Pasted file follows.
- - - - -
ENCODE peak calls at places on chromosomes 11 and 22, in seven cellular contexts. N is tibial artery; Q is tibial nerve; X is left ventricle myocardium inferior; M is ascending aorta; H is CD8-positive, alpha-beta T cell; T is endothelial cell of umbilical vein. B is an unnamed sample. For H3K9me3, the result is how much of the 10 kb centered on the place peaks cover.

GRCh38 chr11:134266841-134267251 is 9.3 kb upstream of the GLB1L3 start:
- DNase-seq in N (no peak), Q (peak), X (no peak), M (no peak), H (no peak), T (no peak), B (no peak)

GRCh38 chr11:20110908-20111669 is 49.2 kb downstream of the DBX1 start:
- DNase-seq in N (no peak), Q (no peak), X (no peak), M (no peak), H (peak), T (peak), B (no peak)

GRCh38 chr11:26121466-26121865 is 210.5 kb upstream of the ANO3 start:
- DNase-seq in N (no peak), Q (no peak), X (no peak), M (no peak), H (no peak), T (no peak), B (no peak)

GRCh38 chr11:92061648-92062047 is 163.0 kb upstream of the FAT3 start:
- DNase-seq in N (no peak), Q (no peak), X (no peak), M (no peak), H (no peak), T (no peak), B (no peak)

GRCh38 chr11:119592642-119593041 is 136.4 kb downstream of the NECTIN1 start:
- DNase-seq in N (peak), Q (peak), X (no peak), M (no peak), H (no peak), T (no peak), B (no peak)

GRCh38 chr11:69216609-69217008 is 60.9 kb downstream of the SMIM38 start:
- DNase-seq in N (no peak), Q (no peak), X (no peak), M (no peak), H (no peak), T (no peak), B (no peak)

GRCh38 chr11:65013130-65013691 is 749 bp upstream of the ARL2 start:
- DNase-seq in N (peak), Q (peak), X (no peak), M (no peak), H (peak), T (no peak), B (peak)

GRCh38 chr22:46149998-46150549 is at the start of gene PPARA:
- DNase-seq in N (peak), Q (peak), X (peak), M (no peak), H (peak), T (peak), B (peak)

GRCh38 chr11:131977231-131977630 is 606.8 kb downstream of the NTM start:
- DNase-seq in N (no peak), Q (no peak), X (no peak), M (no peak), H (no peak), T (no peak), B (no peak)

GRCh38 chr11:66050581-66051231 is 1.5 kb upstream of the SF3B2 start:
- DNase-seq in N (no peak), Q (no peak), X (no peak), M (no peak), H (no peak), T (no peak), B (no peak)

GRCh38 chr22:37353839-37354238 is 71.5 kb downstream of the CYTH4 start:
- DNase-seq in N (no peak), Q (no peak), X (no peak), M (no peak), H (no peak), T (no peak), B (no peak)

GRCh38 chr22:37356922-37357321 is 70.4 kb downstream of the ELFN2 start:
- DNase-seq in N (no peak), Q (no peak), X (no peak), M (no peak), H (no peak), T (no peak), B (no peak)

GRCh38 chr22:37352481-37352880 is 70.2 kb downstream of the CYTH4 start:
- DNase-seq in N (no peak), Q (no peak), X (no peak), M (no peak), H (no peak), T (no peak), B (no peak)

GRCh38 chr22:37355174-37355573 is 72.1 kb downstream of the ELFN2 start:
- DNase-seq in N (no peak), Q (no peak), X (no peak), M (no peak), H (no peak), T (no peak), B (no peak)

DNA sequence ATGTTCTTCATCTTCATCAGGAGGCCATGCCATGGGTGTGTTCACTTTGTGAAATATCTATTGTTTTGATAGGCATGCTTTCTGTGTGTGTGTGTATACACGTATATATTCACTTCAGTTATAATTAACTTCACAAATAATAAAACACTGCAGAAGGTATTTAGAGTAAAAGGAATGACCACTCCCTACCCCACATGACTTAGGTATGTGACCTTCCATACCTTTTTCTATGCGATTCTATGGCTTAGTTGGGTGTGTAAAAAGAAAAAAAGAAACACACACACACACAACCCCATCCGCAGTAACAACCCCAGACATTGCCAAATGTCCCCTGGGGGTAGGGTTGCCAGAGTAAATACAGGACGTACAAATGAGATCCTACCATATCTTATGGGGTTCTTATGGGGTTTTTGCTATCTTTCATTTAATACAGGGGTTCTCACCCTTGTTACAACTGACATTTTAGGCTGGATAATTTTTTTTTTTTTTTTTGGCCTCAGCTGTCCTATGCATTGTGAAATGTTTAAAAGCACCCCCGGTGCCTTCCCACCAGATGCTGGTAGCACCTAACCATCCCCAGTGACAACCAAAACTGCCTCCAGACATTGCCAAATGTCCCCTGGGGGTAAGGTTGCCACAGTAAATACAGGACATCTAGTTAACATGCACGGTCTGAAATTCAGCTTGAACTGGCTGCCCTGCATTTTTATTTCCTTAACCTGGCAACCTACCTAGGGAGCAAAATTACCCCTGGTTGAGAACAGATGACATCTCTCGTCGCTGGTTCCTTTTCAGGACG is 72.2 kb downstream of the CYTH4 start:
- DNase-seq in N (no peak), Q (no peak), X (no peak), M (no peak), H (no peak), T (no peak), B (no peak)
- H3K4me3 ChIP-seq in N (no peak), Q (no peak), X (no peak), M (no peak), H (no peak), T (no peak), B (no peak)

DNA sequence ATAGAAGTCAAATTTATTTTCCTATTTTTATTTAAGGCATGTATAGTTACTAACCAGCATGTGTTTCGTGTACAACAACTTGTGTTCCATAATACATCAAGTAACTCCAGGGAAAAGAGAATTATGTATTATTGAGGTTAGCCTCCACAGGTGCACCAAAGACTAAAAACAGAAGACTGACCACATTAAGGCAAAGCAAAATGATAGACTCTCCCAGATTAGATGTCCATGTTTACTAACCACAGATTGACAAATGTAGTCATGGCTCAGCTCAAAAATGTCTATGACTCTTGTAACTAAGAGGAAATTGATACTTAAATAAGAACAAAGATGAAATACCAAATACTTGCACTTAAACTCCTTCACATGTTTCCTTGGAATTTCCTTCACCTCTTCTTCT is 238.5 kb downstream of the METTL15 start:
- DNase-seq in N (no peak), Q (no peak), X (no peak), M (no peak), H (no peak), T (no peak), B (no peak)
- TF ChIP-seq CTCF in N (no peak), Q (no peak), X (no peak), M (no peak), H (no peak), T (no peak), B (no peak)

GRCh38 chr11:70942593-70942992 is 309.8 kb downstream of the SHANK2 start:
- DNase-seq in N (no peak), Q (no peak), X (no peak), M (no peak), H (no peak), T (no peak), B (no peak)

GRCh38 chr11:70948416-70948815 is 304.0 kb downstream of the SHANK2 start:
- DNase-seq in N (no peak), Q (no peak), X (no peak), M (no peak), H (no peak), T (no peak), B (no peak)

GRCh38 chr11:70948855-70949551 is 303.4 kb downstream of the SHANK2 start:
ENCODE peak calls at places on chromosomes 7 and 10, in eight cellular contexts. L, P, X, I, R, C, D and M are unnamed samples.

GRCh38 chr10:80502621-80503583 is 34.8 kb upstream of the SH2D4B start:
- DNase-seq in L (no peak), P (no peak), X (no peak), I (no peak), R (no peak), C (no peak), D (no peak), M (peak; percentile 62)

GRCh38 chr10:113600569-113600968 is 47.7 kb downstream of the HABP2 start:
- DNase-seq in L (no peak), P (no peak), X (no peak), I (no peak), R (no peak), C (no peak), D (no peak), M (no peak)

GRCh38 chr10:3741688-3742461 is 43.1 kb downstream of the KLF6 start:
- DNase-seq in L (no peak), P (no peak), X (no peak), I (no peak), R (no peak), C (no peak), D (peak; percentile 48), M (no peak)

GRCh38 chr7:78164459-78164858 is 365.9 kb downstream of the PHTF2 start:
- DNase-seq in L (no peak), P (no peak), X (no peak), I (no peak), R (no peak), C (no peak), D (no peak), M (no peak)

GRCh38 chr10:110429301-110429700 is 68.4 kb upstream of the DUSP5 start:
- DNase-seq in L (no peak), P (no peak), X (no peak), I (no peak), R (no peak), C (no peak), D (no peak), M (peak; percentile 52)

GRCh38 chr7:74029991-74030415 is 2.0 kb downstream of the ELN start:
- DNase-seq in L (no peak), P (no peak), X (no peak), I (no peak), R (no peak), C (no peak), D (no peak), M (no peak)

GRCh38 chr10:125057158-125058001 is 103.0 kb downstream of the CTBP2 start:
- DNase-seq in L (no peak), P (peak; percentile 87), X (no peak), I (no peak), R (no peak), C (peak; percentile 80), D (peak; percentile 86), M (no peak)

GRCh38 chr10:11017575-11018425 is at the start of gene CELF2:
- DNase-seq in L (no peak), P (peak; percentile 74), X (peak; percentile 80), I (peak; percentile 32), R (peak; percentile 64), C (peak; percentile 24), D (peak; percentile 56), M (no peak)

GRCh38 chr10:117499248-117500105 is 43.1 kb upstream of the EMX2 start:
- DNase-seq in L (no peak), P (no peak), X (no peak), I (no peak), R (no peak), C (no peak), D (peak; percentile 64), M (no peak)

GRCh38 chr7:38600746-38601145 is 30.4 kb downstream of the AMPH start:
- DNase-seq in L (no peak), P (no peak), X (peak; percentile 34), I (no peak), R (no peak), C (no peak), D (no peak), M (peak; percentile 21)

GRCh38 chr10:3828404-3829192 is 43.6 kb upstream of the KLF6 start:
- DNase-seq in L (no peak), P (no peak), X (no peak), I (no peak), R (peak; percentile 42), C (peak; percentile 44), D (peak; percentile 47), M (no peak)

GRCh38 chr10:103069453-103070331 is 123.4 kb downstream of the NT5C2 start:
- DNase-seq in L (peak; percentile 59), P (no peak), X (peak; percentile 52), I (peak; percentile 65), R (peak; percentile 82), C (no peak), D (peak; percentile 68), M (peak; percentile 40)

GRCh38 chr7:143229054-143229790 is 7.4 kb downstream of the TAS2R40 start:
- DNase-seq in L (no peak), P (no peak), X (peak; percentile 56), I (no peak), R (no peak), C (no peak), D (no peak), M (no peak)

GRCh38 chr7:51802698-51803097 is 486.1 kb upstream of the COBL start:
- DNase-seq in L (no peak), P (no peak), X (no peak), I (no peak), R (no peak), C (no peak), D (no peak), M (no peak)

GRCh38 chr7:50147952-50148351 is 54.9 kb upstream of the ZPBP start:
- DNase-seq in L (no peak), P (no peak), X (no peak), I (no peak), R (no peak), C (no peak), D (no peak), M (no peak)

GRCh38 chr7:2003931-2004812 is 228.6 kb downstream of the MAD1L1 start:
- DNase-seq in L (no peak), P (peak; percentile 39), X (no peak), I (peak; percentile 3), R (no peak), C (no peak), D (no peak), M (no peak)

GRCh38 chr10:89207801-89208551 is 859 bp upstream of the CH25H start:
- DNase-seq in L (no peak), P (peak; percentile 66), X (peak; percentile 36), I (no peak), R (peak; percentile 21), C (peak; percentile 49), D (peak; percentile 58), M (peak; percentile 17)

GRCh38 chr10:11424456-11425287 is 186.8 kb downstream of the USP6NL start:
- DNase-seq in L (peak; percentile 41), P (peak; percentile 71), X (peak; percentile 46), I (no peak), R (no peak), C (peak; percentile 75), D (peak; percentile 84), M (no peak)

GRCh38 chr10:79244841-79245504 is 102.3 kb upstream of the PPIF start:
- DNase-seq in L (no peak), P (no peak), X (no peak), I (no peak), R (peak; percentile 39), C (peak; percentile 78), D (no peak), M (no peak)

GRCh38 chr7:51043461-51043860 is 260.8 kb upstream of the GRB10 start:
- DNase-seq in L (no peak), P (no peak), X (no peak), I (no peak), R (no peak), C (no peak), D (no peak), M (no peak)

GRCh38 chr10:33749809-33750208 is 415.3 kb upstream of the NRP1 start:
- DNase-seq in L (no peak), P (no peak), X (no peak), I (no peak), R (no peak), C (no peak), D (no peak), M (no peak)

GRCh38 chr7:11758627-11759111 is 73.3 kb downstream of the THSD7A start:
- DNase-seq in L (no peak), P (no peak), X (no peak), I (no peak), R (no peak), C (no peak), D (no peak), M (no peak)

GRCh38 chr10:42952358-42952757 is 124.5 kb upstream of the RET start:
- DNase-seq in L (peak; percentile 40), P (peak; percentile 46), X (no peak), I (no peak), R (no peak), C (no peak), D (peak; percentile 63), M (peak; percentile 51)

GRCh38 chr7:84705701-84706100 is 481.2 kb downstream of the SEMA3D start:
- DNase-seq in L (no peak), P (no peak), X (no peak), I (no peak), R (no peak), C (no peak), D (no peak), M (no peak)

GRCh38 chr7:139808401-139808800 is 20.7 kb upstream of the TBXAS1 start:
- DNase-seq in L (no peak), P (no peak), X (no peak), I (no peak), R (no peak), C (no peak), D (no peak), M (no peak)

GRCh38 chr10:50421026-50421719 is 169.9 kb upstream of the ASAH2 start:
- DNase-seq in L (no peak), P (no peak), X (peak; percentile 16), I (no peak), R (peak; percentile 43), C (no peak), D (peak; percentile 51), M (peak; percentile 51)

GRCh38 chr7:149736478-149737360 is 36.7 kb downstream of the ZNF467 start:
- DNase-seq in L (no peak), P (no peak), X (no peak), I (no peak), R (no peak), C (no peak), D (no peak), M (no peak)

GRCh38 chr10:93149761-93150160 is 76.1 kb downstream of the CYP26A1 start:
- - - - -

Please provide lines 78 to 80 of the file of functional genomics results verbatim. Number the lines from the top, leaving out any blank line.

GRCh38 chr10:79244841-79245504 is 102.3 kb upstream of the PPIF start:
- DNase-seq in L (no peak), P (no peak), X (no peak), I (no peak), R (peak; percentile 39), C (peak; percentile 78), D (no peak), M (no peak)

GRCh38 chr7:51043461-51043860 is 260.8 kb upstream of the GRB10 start: